The administrative law judge (ALJ) held that Aerospace committed an unfair labor practice when it refused to give the Union the matrix and rankings information2. (ER at 109). The ALJ found that the information was relevant and necessary for the union's grievance3. (ER at 105). He further found that Aerospace did not prove that its confidentiality concern was "legitimate and substantial," and thus it did not meet Detroit Edison 's threshold requirement for balancing competing interests. (ER at 106). The ALJ ordered Aerospace to provide the information using social security numbers or some other code. (ER at 110). The NLRB affirmed the ALJ's findings and conclusions. (ER at 117).

view counter

* Aerospace contends that our review should not defer to the NLRB's decision because the facts are undisputed and thus the ALJ's ruling that Aerospace did not meet the Detroit Edison threshold is purely a question of law. This contention was rejected in Salt River Valley Users' Assn. v. NLRB, 769 F.2d 639, 642 (9th Cir.1985) (review of an NLRB decision based on undisputed facts which found, as in the present case, that the Detroit Edison exception did not apply). The court adopted a deferential standard of review observing, "The Supreme Court has noted that 'balancing ... conflicting legitimate interests ... to effectuate national labor policy is often a difficult and delicate responsibility, which the Congress committed primarily to the National Labor Relations Board, subject to limited judicial review.' " Id., quoting Beth Israel Hospital v. NLRB, 437 U.S. 483 (1978). Therefore, we apply a deferential standard and we will not upset the NLRB's decision if its findings are supported by substantial evidence. See NLRB v. O'Neill, 965 F.2d 1522, 1526 (9th Cir.1992), cert. denied, 113 S.Ct. 2995 (1993).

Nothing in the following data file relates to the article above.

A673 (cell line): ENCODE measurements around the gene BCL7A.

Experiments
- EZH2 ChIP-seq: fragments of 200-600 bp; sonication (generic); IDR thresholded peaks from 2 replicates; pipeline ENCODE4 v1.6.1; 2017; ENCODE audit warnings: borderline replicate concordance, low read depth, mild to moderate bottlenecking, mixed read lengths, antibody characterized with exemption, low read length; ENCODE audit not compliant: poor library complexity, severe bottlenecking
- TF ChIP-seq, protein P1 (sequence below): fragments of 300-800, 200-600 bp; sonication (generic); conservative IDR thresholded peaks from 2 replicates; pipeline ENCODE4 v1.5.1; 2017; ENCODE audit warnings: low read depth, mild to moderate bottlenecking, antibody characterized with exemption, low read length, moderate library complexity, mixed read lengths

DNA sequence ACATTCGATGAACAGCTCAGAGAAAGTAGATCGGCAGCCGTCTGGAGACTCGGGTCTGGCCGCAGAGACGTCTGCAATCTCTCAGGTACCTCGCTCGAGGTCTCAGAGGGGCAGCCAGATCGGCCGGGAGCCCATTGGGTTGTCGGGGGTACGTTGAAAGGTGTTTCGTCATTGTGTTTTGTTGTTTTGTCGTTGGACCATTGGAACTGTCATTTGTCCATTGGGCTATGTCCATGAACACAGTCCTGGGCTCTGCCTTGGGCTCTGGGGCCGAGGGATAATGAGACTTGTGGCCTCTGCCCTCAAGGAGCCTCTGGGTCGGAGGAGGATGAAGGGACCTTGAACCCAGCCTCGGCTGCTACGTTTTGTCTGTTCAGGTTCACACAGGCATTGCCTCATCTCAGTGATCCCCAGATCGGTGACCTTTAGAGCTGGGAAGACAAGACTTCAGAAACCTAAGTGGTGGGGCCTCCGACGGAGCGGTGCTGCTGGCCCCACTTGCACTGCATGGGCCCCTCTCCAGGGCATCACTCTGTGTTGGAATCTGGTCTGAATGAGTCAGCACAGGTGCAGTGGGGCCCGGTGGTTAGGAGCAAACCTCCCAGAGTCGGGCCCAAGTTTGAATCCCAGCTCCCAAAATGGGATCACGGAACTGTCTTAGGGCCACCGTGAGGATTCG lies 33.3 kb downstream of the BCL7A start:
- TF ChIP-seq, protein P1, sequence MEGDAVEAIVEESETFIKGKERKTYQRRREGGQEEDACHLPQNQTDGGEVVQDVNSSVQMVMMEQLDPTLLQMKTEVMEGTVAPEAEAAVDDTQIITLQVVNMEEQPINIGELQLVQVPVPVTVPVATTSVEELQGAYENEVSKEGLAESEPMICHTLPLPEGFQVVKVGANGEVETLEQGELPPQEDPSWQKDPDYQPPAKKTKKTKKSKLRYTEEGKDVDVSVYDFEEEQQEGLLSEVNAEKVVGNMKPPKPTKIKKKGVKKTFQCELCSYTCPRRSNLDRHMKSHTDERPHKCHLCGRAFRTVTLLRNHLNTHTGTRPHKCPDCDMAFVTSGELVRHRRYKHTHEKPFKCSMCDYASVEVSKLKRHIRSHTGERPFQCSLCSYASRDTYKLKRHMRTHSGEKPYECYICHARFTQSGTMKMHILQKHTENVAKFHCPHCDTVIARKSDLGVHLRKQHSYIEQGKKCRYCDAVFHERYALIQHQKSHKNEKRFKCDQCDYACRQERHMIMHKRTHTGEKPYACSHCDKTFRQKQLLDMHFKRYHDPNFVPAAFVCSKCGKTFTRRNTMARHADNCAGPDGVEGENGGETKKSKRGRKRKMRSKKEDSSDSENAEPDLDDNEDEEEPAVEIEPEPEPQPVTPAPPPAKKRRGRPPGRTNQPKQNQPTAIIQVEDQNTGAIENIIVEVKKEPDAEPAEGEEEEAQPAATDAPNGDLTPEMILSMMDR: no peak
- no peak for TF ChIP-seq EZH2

Aerospace contends that the information requested by the Union is protected by Detroit Edison. We disagree. The ALJ, relying on this court's analysis in Salt River, properly distinguished this case from Detroit Edison. He noted that the information in the matrices relates to employment performance unlike the test results in Detroit Edison "which theoretically reveal intellectual capacity and psychological makeup." Salt River at 642. (ER at 106). Furthermore, the ALJ found that unlike the test results in Detroit Edison, there was "no record evidence that [Aerospace's] employees have any expectation that their ladder rankings or matrices will remain confidential in the instant circumstances." (ER at 106). Indeed, similar information has been released to the Union in prior grievances. (ER at 103). Thus, Aerospace's concerns of confidentiality were not so substantial as to justify its refusal to provide the Union with the requested information.